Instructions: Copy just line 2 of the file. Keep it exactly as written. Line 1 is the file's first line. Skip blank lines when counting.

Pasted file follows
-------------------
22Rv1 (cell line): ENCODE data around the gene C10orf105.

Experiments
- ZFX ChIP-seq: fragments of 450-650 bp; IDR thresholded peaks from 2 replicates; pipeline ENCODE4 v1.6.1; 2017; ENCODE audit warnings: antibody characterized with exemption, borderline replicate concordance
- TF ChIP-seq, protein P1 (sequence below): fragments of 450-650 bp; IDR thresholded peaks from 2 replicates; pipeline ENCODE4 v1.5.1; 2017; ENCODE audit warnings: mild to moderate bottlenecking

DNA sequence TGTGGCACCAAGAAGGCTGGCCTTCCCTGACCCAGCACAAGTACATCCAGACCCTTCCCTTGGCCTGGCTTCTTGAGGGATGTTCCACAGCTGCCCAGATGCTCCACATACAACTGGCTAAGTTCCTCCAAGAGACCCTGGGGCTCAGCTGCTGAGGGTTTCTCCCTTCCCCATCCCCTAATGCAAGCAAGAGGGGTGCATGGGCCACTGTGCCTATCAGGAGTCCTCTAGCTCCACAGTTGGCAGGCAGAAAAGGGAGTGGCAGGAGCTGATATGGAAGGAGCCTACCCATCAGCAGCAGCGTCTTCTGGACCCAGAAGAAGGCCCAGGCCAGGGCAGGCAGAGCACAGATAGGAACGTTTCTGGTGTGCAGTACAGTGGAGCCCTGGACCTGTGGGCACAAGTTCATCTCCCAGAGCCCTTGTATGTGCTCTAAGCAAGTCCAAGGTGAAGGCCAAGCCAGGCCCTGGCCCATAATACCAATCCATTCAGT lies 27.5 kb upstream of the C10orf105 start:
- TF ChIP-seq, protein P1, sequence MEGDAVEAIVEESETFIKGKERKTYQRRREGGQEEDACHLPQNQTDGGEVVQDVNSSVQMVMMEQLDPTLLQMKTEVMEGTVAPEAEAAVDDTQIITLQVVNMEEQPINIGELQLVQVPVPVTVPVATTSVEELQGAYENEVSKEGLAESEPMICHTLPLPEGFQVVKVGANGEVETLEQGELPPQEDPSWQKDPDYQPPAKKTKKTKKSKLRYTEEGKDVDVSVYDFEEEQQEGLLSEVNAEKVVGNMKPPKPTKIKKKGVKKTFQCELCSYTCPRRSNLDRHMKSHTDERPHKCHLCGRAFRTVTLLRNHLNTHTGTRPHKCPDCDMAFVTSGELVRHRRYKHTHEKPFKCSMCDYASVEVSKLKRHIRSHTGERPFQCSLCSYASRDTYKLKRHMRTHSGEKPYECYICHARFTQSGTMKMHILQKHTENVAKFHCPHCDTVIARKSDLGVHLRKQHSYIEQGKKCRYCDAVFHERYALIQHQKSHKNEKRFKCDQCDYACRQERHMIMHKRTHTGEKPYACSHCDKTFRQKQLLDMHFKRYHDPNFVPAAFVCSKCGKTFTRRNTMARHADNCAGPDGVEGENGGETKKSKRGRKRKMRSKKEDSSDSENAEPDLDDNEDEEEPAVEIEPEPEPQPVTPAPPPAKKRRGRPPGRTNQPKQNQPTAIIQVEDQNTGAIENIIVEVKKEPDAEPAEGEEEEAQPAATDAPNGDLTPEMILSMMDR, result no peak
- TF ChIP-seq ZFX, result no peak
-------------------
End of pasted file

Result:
Experiments